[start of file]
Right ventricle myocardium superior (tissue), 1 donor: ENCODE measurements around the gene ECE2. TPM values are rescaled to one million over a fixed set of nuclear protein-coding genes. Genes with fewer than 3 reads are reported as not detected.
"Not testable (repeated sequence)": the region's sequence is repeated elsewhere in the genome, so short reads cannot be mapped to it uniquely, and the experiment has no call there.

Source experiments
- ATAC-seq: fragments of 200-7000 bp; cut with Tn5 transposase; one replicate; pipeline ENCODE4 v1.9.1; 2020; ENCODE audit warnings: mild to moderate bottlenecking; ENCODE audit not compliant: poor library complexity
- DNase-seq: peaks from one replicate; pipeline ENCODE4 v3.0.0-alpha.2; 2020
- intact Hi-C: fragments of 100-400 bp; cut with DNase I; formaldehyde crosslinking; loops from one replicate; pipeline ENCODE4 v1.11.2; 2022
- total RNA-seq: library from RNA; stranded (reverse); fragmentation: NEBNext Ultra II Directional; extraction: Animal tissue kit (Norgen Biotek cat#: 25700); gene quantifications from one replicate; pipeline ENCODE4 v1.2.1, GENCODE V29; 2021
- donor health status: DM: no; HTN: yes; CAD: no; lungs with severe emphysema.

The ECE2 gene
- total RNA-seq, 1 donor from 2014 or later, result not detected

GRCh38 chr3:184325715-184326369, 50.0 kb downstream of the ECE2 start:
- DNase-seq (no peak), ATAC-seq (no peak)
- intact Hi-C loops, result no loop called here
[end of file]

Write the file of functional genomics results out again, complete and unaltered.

Right ventricle myocardium superior (tissue), 1 donor: ENCODE measurements around the gene ECE2. TPM values are rescaled to one million over a fixed set of nuclear protein-coding genes. Genes with fewer than 3 reads are reported as not detected.
"Not testable (repeated sequence)": the region's sequence is repeated elsewhere in the genome, so short reads cannot be mapped to it uniquely, and the experiment has no call there.

Source experiments
- ATAC-seq: fragments of 200-7000 bp; cut with Tn5 transposase; one replicate; pipeline ENCODE4 v1.9.1; 2020; ENCODE audit warnings: mild to moderate bottlenecking; ENCODE audit not compliant: poor library complexity
- DNase-seq: peaks from one replicate; pipeline ENCODE4 v3.0.0-alpha.2; 2020
- intact Hi-C: fragments of 100-400 bp; cut with DNase I; formaldehyde crosslinking; loops from one replicate; pipeline ENCODE4 v1.11.2; 2022
- total RNA-seq: library from RNA; stranded (reverse); fragmentation: NEBNext Ultra II Directional; extraction: Animal tissue kit (Norgen Biotek cat#: 25700); gene quantifications from one replicate; pipeline ENCODE4 v1.2.1, GENCODE V29; 2021
- donor health status: DM: no; HTN: yes; CAD: no; lungs with severe emphysema.

The ECE2 gene
- total RNA-seq, 1 donor from 2014 or later, result not detected

GRCh38 chr3:184325715-184326369, 50.0 kb downstream of the ECE2 start:
- DNase-seq (no peak), ATAC-seq (no peak)
- intact Hi-C loops, result no loop called here